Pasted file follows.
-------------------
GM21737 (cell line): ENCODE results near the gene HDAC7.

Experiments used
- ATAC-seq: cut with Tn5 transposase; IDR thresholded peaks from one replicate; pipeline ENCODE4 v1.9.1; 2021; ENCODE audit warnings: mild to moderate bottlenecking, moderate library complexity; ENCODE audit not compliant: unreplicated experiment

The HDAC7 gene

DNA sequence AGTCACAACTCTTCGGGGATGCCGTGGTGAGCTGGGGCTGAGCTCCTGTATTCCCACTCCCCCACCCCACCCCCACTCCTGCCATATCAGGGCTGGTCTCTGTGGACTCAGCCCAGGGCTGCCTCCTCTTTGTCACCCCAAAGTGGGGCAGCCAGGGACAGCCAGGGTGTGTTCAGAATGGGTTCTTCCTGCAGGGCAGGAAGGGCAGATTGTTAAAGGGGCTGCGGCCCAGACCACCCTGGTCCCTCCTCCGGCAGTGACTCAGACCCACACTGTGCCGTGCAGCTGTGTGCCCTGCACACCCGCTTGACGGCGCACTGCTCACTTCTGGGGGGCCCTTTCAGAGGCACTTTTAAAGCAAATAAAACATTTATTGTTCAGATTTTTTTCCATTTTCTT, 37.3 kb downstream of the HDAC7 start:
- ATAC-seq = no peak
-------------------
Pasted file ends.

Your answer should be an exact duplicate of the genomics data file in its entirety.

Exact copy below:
GM21737 (cell line): ENCODE results near the gene HDAC7.

Experiments used
- ATAC-seq: cut with Tn5 transposase; IDR thresholded peaks from one replicate; pipeline ENCODE4 v1.9.1; 2021; ENCODE audit warnings: mild to moderate bottlenecking, moderate library complexity; ENCODE audit not compliant: unreplicated experiment

The HDAC7 gene

DNA sequence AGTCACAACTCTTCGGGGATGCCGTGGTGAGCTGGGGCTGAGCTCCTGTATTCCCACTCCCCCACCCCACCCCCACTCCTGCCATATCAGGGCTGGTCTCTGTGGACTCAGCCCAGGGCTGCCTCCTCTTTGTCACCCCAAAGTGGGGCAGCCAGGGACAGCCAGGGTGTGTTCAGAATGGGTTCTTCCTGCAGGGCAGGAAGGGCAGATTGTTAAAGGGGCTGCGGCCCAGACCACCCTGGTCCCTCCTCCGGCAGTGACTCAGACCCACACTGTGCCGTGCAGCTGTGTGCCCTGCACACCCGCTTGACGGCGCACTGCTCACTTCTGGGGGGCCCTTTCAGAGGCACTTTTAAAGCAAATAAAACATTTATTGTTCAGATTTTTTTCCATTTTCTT, 37.3 kb downstream of the HDAC7 start:
- ATAC-seq = no peak